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Access and Benefits in Payments for Environmental Services, Forest Conservation and Climate Change: Lessons from A Global Review

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Type: Conference Paper
Author: Mahanty, Sanghamitra; Suich, Helen; Tacconi, Luca
Conference: Sustaining Commons: Sustaining Our Future, the Thirteenth Biennial Conference of the International Association for the Study of the Commons
Location: Hyderabad, India
Conf. Date: January 10-14
Date: 2011
URI: http://hdl.handle.net/10535/7228
Sector: Forestry
Region:
Subject(s): forests
environmental services
REDD
livelihoods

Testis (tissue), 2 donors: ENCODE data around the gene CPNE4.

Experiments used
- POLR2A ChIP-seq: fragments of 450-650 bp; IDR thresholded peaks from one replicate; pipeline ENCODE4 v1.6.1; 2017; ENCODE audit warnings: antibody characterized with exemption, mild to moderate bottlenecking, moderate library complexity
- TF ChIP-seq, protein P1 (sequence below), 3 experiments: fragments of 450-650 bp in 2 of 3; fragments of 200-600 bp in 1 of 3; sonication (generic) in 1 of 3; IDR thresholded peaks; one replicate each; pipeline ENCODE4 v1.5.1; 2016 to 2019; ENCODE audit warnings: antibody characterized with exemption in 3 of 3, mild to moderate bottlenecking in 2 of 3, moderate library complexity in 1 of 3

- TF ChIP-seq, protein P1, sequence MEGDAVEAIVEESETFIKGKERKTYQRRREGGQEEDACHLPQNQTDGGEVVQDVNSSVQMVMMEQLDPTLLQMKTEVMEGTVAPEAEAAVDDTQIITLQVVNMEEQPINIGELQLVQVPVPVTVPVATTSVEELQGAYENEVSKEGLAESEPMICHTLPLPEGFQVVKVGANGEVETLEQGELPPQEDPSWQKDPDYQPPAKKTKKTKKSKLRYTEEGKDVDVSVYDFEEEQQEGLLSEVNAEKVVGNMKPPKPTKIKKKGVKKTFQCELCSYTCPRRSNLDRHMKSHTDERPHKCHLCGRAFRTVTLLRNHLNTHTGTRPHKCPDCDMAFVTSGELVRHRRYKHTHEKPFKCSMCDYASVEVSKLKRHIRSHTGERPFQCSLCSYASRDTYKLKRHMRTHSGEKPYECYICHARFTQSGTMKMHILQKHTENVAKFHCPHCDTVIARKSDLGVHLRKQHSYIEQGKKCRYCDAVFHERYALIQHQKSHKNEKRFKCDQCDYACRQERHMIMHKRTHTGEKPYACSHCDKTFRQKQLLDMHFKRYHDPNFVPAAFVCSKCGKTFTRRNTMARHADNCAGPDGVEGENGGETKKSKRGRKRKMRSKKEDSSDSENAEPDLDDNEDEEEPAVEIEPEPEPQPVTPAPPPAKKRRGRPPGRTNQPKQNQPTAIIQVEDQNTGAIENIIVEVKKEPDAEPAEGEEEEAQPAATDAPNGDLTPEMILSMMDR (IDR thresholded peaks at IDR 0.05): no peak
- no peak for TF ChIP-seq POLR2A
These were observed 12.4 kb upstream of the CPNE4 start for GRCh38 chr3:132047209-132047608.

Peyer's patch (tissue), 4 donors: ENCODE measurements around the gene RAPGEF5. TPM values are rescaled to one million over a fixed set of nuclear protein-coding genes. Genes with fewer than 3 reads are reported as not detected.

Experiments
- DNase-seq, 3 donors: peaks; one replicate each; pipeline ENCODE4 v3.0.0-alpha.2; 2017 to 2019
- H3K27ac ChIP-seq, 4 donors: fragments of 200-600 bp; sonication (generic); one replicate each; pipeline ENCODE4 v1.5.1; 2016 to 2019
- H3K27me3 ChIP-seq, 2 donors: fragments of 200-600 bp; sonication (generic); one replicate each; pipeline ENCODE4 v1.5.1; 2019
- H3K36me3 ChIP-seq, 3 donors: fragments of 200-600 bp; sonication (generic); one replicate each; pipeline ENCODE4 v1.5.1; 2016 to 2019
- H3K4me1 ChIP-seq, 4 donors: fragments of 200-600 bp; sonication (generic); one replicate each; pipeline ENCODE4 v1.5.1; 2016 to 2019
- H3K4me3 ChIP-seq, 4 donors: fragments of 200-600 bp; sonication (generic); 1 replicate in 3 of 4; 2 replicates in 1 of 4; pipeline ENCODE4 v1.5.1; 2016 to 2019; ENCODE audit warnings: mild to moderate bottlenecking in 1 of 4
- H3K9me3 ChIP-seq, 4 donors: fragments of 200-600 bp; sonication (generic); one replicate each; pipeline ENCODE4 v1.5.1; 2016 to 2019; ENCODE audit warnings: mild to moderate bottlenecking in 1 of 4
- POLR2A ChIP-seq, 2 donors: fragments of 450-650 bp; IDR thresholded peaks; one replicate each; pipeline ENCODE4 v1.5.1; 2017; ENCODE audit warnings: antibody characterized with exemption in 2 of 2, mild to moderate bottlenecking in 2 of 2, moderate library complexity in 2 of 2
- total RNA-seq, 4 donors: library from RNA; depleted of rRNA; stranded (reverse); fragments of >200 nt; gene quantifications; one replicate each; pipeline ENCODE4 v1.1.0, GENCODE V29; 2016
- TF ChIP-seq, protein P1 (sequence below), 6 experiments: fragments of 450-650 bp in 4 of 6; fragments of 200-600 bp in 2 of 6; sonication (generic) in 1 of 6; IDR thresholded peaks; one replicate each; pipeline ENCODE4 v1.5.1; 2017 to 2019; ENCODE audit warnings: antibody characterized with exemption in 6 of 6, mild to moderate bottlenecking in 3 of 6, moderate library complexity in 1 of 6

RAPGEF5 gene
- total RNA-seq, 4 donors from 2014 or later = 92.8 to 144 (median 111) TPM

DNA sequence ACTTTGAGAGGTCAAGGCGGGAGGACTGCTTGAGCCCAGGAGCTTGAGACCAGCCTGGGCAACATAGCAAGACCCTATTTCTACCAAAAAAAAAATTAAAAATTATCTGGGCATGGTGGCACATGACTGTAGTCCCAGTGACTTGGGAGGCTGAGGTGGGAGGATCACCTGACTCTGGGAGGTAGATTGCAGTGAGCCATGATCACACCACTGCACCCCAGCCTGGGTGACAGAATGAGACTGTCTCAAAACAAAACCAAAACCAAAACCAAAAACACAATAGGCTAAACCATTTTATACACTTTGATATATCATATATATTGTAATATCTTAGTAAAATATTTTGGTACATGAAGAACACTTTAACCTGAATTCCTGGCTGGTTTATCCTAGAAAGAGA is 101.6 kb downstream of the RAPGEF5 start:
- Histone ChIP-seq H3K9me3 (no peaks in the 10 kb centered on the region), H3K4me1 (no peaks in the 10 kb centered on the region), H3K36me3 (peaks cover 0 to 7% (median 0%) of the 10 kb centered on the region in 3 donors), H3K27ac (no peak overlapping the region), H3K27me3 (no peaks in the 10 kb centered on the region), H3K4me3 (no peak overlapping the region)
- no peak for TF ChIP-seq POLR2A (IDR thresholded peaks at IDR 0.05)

Abstract: "This paper presents findings from a recent global study that assessed the impacts of Payments for Environmental Service (PES) schemes on livelihoods, and implications for the design of incentive mechanisms for Reducing Emissions from Deforestation and forest Degradation (REDD). It focuses particularly on two key areas that are important to the local impacts of PES and REDD schemes: (i) whether tenure and wealth filter access to schemes by local resource users and managers and (ii) how the design of contracts and the configuration of payments and other benefits impact local livelihoods and the sustainability of schemes. In terms of access, the PES schemes reviewed occurred on land falling under diverse tenure arrangements, and full ownership rights were not a prerequisite for PES agreements, but the criteria for selecting the location and participants for schemes were important access determinants. The schemes did provide some benefitsto participants, for instance a small amount of additional income to participating households, and investments in community infrastructure and services where payments were made to community bodies. Payments were often well below the opportunity costs faced by participants over the life of the scheme, however, which could diminish positive impacts on local livelihoods and ultimately undermine the sustainability of such schemes. Passing on transaction and monitoring costs to participants also reduced the flow of benefits to local actors, and payment schedules often did not cover the full duration of the PES contract, which diminished the likely sustainability and conditionality of the schemes. Such factors will have to be clearly addressed in the design of REDD schemes."

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